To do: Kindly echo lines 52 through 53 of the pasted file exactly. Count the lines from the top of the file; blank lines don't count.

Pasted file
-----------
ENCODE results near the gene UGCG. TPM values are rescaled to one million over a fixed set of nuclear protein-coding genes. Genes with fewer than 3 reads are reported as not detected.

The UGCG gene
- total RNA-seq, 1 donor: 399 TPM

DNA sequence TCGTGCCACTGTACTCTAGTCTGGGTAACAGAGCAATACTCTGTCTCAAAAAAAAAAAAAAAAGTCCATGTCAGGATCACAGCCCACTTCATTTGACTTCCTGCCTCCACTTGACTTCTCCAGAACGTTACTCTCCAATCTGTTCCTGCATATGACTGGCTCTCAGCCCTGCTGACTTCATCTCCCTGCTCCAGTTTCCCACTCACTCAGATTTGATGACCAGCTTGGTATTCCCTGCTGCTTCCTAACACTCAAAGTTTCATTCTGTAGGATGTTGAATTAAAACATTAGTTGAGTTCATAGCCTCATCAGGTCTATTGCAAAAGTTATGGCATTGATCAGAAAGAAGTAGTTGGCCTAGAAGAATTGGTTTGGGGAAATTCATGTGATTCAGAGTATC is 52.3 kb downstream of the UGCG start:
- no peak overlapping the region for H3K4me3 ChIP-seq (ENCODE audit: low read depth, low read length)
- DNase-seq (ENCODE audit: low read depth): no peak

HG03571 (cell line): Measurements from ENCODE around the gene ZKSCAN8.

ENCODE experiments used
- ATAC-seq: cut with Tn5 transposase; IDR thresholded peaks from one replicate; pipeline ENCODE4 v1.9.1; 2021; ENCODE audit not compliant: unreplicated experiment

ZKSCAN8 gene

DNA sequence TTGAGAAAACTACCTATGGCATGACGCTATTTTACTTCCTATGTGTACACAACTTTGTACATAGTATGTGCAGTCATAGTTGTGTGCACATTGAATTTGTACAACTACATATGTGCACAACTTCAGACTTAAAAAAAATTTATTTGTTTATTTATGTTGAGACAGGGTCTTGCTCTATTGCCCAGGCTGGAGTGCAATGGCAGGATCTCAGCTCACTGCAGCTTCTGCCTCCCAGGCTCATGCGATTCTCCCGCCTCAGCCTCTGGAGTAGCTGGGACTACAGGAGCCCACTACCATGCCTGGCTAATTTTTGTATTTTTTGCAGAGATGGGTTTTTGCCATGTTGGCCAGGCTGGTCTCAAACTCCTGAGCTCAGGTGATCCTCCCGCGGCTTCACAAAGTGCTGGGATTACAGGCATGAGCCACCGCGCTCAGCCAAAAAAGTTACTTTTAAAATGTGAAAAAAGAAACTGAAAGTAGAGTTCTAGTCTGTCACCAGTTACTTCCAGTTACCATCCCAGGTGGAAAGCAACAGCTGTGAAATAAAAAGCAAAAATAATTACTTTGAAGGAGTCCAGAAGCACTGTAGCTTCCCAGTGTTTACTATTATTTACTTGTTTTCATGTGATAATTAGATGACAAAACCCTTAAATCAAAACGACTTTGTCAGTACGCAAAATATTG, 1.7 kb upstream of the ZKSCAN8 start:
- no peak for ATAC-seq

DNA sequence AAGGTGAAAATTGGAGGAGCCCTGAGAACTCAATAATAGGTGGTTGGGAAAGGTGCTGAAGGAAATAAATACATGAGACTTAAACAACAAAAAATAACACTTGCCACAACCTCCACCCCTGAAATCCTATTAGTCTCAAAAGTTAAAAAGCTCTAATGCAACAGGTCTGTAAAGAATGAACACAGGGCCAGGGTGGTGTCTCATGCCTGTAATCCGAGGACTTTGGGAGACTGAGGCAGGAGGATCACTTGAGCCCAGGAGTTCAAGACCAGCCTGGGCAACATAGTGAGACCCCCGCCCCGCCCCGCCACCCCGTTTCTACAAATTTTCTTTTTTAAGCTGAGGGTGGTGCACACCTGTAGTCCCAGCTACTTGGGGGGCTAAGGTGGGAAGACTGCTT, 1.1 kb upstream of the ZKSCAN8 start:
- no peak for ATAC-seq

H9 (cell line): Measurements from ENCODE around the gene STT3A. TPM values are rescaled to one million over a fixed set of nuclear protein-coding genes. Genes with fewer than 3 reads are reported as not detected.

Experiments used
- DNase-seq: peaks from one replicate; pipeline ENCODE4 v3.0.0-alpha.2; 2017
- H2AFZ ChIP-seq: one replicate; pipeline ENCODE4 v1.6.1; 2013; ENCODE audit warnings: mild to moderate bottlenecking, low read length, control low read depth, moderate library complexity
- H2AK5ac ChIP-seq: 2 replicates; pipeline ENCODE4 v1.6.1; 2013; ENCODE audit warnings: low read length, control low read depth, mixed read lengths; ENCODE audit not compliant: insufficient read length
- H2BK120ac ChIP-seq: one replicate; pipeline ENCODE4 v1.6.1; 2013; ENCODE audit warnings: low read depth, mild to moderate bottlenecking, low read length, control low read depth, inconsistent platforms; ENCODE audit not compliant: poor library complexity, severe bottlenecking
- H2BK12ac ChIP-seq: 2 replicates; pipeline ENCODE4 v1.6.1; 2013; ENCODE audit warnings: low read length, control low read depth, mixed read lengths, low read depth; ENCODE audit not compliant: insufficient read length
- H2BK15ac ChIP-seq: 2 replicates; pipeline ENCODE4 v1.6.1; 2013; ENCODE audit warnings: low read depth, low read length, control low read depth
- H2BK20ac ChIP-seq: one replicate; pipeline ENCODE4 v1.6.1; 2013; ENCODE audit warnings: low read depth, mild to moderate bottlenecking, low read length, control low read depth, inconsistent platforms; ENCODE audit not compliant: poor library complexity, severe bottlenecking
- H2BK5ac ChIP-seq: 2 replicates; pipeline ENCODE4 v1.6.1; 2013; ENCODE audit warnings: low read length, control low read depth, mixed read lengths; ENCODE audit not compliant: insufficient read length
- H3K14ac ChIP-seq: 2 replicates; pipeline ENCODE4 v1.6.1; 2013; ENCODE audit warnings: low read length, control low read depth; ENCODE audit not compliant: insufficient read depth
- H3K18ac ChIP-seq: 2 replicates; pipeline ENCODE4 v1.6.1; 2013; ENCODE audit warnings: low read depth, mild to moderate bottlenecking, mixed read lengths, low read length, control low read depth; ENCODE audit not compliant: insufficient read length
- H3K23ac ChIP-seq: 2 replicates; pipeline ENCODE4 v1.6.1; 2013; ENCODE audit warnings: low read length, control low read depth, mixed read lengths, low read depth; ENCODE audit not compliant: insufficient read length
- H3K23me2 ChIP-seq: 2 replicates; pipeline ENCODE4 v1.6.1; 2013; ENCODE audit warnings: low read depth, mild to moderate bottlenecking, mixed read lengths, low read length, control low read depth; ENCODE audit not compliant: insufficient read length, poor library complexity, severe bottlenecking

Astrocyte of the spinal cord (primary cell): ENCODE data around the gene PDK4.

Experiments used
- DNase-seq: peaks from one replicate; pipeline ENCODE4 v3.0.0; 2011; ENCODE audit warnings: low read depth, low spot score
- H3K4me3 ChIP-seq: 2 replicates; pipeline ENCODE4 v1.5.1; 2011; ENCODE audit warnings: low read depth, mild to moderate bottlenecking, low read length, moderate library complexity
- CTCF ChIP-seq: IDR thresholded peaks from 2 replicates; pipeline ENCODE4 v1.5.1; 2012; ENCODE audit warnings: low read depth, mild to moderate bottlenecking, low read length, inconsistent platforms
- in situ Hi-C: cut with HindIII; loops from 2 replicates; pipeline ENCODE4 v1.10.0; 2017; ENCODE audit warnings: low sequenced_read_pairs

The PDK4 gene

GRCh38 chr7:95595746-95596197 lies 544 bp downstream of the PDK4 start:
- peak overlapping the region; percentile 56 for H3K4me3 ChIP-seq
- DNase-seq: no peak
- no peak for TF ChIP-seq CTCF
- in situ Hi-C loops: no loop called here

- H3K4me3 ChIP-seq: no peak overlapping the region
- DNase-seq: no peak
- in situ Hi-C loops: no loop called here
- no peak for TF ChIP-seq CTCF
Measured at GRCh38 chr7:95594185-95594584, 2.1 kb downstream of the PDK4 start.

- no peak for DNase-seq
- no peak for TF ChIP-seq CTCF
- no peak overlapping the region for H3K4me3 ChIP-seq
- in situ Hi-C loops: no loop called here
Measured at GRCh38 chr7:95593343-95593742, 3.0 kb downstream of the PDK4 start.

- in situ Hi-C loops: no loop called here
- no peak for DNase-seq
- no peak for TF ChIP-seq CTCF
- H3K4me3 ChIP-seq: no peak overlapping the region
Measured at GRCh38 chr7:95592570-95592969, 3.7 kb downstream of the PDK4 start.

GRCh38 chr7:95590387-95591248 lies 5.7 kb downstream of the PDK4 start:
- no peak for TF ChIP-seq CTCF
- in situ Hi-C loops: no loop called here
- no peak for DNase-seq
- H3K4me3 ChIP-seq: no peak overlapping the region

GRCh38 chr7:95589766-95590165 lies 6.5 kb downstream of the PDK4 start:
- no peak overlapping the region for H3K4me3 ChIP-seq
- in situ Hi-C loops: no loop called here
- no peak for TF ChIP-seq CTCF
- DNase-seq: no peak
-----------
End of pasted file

- no peak for DNase-seq
- no peak for TF ChIP-seq CTCF